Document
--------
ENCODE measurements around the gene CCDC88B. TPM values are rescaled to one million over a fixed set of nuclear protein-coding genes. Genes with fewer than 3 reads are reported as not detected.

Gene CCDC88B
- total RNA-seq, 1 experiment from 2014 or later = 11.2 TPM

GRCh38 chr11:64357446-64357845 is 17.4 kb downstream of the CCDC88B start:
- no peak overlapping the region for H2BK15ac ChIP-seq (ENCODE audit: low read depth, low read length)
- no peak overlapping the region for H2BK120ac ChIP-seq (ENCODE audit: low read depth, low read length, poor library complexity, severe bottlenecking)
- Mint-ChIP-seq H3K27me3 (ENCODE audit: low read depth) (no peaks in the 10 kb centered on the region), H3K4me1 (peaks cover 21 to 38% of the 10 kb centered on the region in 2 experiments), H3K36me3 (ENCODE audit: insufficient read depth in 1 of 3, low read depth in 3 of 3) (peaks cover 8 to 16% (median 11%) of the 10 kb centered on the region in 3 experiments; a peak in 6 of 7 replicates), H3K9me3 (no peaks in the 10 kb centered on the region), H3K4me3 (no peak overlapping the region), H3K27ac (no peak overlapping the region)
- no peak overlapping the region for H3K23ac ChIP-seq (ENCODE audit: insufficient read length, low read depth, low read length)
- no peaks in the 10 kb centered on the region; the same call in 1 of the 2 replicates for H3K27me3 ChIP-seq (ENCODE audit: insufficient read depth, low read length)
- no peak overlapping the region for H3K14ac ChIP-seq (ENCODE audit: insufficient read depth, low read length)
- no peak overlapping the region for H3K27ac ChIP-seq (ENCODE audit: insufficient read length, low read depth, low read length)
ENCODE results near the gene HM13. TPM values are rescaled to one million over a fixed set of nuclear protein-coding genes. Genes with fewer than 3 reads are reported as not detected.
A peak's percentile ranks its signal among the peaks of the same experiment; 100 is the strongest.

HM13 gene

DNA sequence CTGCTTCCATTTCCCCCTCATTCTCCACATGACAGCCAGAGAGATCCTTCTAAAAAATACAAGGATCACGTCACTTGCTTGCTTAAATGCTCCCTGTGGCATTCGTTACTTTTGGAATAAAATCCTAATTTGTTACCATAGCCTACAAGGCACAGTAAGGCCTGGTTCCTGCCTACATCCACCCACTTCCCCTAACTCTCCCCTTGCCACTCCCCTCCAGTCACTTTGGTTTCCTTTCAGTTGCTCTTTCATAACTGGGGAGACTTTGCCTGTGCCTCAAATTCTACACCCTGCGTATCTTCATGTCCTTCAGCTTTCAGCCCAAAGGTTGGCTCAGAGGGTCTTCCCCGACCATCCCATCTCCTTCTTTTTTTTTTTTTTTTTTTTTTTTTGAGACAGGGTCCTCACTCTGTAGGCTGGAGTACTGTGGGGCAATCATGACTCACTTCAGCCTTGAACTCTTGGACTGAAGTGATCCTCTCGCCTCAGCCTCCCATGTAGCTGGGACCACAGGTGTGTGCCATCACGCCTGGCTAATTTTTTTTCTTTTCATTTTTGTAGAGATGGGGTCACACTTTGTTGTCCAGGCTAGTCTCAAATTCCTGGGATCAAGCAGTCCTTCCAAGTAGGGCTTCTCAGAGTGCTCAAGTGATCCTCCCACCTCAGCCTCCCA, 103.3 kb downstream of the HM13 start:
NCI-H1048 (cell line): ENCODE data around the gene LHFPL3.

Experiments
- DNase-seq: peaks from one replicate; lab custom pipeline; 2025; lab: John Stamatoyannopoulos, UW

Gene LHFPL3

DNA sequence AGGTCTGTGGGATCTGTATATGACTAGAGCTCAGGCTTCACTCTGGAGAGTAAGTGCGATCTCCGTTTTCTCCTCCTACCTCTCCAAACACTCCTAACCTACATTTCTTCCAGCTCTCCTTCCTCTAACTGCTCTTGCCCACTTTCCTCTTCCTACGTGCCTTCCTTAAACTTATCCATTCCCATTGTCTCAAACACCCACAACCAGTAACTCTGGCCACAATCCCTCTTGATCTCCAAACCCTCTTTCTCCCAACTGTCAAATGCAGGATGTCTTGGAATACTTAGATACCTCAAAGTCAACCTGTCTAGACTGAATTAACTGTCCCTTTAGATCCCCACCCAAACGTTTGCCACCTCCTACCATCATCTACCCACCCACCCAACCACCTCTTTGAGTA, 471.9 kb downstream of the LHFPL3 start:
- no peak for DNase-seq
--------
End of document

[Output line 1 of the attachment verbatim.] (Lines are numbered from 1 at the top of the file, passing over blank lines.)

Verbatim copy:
ENCODE measurements around the gene CCDC88B. TPM values are rescaled to one million over a fixed set of nuclear protein-coding genes. Genes with fewer than 3 reads are reported as not detected.